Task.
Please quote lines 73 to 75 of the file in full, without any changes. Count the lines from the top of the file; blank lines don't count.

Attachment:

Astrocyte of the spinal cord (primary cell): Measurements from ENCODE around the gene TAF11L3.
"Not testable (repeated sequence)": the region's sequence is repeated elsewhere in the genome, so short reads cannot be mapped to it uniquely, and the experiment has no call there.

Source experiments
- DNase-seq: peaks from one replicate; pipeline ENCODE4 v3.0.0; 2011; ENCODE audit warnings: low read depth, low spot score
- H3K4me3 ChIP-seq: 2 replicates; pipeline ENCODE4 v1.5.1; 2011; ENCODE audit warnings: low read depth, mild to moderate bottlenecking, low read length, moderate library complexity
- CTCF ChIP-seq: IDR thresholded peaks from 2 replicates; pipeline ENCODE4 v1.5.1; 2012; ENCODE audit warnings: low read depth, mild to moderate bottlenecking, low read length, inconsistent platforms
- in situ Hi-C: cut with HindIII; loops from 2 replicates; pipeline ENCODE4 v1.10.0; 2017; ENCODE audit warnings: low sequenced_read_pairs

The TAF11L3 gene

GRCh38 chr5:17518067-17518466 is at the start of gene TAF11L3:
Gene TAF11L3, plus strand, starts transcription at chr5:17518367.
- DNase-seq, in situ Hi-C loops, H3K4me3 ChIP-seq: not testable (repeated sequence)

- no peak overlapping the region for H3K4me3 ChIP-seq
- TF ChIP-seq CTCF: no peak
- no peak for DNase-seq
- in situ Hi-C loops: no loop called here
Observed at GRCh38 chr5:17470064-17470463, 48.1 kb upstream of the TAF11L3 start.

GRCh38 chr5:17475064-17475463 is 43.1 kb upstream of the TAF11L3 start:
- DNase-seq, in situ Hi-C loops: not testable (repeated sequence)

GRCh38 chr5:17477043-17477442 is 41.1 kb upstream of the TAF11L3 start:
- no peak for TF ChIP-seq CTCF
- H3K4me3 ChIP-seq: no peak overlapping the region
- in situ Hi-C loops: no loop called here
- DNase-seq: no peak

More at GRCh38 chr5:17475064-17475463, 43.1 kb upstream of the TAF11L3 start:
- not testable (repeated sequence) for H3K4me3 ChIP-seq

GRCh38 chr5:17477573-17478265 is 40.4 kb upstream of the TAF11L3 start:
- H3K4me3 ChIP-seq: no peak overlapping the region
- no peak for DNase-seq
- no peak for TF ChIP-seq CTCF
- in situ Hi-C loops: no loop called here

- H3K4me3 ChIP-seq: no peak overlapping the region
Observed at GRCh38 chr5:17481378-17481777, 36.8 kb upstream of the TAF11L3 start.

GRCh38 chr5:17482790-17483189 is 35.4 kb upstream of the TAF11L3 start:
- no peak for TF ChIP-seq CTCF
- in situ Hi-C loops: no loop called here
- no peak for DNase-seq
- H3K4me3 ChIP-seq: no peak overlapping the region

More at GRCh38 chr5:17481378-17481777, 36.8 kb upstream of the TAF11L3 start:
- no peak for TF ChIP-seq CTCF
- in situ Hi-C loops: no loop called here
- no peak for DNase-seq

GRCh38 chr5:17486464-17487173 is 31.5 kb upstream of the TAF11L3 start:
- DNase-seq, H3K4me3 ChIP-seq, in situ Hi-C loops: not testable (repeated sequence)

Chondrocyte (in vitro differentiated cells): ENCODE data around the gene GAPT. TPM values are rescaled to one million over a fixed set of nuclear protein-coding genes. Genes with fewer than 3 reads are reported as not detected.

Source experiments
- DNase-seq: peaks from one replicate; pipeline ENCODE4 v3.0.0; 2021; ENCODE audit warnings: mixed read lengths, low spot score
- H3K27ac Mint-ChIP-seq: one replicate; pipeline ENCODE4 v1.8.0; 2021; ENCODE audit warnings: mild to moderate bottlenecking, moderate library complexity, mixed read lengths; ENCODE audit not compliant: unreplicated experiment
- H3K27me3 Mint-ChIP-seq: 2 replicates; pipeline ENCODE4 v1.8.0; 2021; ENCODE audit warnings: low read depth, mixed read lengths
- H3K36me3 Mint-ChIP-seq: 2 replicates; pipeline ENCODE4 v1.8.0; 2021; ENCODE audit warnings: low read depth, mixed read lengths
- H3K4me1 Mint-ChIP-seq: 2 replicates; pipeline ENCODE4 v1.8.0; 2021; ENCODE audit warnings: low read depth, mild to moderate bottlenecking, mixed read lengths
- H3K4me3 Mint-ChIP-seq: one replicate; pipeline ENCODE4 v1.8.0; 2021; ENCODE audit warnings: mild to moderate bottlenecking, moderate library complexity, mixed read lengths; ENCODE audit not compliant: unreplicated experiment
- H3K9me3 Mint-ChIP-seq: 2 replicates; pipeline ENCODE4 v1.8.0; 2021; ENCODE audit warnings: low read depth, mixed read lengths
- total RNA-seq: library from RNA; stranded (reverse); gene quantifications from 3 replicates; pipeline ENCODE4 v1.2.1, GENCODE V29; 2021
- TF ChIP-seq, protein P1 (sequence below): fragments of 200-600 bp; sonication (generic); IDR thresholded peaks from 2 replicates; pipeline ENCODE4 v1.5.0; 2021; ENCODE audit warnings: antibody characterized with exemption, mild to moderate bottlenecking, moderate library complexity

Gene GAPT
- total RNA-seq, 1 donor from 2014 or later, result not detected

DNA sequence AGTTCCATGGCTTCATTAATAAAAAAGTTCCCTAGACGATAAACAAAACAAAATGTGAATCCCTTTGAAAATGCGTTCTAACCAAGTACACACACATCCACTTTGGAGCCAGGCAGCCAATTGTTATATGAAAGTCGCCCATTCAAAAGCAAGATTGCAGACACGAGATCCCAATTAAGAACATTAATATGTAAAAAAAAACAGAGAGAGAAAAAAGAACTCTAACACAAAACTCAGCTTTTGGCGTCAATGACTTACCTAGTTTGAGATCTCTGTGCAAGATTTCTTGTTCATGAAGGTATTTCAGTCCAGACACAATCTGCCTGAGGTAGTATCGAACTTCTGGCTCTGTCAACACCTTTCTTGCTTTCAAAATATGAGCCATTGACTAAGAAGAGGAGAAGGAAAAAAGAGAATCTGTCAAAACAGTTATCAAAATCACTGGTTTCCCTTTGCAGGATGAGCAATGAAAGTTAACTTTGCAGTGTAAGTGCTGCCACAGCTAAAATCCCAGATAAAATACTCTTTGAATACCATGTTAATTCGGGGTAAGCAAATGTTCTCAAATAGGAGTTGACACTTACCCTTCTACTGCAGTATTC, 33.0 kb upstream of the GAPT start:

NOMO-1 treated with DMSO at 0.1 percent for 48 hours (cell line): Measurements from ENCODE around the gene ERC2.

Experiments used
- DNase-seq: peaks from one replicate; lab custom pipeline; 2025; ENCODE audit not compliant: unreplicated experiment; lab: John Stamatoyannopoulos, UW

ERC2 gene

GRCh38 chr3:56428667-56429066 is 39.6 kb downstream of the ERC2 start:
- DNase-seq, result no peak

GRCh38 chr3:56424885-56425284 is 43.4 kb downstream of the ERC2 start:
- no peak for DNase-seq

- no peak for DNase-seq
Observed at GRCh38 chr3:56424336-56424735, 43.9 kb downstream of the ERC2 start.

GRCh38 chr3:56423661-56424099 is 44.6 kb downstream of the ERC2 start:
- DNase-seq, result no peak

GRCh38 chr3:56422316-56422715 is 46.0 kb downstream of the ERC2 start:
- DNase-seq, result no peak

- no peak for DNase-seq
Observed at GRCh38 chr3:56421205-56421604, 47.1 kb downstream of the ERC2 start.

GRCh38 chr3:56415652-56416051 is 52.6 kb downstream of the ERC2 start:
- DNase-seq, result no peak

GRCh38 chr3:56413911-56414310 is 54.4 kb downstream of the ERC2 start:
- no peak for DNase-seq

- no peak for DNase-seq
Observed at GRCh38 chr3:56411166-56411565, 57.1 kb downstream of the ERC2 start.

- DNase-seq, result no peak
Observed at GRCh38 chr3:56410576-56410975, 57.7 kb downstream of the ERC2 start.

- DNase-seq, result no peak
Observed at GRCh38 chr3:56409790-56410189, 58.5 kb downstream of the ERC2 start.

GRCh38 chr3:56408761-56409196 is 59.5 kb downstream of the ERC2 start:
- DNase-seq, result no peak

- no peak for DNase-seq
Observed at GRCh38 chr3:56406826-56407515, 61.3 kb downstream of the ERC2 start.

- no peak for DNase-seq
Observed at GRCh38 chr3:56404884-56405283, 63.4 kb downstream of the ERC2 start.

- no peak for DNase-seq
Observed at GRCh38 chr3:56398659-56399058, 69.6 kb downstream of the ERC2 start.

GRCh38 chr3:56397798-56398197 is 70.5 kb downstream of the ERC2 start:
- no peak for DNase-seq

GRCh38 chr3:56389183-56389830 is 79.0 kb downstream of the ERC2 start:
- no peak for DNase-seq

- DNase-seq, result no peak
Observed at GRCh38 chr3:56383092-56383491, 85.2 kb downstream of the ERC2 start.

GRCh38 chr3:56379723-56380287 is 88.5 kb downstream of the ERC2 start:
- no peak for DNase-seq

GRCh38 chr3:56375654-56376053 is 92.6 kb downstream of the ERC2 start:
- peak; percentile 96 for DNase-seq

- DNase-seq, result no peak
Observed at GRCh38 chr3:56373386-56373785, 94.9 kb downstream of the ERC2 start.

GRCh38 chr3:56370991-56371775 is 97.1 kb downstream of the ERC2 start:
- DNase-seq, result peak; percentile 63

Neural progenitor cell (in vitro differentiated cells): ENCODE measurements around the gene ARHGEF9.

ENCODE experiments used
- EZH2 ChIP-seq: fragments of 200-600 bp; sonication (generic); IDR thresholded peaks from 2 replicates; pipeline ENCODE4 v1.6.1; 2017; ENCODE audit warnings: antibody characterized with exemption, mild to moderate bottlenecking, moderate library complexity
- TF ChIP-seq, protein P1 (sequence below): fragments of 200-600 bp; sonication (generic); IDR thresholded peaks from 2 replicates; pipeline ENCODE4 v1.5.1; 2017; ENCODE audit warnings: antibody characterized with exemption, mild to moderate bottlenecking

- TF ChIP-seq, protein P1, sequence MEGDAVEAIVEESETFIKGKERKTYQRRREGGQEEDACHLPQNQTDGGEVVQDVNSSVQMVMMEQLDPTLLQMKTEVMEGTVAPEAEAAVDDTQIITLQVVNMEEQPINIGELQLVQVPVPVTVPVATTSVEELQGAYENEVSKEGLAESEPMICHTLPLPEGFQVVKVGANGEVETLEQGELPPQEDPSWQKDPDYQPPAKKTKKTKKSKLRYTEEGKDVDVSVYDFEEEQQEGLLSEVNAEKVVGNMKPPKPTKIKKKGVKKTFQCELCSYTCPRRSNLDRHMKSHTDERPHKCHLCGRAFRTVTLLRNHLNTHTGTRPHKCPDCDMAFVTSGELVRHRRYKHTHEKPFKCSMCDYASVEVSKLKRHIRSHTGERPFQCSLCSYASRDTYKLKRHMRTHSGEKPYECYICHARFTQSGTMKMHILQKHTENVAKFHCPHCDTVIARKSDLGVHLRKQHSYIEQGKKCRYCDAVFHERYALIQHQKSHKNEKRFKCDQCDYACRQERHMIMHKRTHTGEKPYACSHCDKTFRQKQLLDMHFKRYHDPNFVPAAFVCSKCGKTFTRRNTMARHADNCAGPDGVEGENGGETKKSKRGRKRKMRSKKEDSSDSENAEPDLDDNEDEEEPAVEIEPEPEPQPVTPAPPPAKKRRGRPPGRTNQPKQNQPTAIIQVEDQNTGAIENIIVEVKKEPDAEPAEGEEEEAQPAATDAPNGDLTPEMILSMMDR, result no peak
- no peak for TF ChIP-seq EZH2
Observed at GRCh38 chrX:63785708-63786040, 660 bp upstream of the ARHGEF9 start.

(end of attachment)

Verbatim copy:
Observed at GRCh38 chr3:56421205-56421604, 47.1 kb downstream of the ERC2 start.

GRCh38 chr3:56415652-56416051 is 52.6 kb downstream of the ERC2 start:
- DNase-seq, result no peak